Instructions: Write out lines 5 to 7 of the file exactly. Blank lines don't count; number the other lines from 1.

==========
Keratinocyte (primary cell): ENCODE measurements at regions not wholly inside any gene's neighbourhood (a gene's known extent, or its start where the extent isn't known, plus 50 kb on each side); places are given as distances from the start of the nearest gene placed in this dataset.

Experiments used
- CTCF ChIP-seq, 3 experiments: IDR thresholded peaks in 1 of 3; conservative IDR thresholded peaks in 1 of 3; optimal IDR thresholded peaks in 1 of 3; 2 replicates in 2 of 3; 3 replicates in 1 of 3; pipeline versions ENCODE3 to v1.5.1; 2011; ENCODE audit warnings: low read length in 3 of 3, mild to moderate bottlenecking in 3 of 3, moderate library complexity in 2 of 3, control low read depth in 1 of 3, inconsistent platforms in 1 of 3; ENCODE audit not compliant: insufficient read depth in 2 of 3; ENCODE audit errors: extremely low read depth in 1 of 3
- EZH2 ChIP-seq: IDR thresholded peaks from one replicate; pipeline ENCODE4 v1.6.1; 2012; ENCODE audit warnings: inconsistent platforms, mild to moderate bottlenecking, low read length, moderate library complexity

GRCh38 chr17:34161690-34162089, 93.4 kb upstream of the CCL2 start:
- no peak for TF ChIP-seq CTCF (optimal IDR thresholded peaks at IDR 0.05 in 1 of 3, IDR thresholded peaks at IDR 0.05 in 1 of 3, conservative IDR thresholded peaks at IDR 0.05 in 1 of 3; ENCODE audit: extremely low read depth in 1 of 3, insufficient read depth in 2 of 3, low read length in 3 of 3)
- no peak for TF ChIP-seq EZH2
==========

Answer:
GRCh38 chr17:34161690-34162089, 93.4 kb upstream of the CCL2 start:
- no peak for TF ChIP-seq CTCF (optimal IDR thresholded peaks at IDR 0.05 in 1 of 3, IDR thresholded peaks at IDR 0.05 in 1 of 3, conservative IDR thresholded peaks at IDR 0.05 in 1 of 3; ENCODE audit: extremely low read depth in 1 of 3, insufficient read depth in 2 of 3, low read length in 3 of 3)
- no peak for TF ChIP-seq EZH2